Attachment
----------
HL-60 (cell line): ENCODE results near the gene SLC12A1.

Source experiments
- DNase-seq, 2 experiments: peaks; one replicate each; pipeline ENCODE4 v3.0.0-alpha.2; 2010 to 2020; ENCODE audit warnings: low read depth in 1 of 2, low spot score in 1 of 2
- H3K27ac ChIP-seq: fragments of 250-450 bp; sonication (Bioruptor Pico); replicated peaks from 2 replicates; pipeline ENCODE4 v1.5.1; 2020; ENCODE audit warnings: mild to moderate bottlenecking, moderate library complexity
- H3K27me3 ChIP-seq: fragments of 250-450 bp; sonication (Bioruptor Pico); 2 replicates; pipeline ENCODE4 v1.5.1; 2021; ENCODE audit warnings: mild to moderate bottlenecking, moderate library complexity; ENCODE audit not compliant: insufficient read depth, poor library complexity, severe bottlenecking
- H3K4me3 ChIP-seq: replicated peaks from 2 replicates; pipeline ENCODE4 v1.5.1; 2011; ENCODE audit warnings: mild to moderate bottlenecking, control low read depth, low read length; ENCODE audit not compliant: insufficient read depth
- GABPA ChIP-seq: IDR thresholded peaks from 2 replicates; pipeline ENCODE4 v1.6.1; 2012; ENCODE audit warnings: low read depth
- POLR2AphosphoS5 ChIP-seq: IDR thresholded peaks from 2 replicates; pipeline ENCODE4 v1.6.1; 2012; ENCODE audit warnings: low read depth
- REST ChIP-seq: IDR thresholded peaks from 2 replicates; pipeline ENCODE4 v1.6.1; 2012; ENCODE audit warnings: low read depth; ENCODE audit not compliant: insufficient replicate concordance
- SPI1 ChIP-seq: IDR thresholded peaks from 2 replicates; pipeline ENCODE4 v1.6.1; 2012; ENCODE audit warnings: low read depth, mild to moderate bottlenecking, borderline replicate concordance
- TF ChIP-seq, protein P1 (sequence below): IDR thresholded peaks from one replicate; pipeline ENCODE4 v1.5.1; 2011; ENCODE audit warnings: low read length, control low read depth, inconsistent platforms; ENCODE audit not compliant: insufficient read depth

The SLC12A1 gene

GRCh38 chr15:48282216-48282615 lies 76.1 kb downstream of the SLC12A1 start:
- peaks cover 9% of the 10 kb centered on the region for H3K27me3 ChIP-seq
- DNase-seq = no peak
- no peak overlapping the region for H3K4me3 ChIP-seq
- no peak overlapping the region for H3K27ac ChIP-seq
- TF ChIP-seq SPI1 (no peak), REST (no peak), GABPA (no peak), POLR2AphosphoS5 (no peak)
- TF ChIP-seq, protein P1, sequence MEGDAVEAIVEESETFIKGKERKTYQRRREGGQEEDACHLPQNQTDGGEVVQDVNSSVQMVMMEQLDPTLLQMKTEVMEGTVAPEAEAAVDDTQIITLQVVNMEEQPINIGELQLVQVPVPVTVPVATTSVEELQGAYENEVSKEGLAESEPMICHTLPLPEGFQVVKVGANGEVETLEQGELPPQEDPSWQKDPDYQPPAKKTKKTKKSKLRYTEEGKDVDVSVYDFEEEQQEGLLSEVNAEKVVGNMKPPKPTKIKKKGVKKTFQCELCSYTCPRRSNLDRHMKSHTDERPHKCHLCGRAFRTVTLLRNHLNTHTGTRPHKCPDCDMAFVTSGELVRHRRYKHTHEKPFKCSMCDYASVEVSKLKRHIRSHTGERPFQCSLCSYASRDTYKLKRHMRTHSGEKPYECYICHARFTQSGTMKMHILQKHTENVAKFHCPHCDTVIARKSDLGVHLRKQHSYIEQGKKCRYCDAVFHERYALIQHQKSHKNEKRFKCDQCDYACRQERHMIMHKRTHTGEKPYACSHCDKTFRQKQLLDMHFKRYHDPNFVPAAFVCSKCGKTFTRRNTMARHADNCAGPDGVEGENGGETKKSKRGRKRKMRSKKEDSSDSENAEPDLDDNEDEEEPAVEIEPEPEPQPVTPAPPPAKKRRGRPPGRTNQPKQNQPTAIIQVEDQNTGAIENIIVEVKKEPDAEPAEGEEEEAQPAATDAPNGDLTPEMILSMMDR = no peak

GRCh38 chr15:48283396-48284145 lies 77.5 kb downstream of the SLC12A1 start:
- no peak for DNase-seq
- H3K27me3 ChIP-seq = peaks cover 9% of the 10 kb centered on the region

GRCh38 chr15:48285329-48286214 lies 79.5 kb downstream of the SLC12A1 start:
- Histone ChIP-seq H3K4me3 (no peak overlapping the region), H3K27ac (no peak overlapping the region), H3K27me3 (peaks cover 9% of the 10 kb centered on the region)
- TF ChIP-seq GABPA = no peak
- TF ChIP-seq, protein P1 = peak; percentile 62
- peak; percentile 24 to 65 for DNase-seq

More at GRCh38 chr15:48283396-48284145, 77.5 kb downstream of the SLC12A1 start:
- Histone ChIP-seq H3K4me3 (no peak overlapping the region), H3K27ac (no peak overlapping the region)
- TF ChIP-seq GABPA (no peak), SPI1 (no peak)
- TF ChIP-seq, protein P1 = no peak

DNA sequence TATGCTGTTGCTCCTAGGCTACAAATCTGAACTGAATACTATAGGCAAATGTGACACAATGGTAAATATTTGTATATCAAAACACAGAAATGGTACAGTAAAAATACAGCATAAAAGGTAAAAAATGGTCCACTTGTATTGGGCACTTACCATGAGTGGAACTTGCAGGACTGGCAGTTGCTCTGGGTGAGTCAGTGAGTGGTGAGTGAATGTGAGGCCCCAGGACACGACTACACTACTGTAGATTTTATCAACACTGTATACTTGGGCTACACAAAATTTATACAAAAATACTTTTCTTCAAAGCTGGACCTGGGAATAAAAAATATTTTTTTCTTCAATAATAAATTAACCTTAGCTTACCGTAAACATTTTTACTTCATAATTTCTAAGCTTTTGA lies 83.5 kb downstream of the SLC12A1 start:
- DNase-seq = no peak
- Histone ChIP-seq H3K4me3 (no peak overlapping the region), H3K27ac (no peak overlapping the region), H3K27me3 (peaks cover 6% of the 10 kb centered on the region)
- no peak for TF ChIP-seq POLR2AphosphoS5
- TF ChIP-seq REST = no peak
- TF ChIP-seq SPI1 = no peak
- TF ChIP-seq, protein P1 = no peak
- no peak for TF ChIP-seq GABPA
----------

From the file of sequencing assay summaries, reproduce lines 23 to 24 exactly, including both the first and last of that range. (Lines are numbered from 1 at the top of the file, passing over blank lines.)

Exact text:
GRCh38 chr15:48285329-48286214 lies 79.5 kb downstream of the SLC12A1 start:
- Histone ChIP-seq H3K4me3 (no peak overlapping the region), H3K27ac (no peak overlapping the region), H3K27me3 (peaks cover 9% of the 10 kb centered on the region)